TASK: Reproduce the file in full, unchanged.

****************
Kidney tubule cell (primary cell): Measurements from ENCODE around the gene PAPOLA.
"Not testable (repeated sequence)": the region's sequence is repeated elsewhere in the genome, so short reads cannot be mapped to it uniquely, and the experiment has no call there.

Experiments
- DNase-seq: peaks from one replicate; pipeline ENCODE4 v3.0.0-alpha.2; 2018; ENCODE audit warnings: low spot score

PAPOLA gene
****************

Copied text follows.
Kidney tubule cell (primary cell): Measurements from ENCODE around the gene PAPOLA.
"Not testable (repeated sequence)": the region's sequence is repeated elsewhere in the genome, so short reads cannot be mapped to it uniquely, and the experiment has no call there.

Experiments
- DNase-seq: peaks from one replicate; pipeline ENCODE4 v3.0.0-alpha.2; 2018; ENCODE audit warnings: low spot score

PAPOLA gene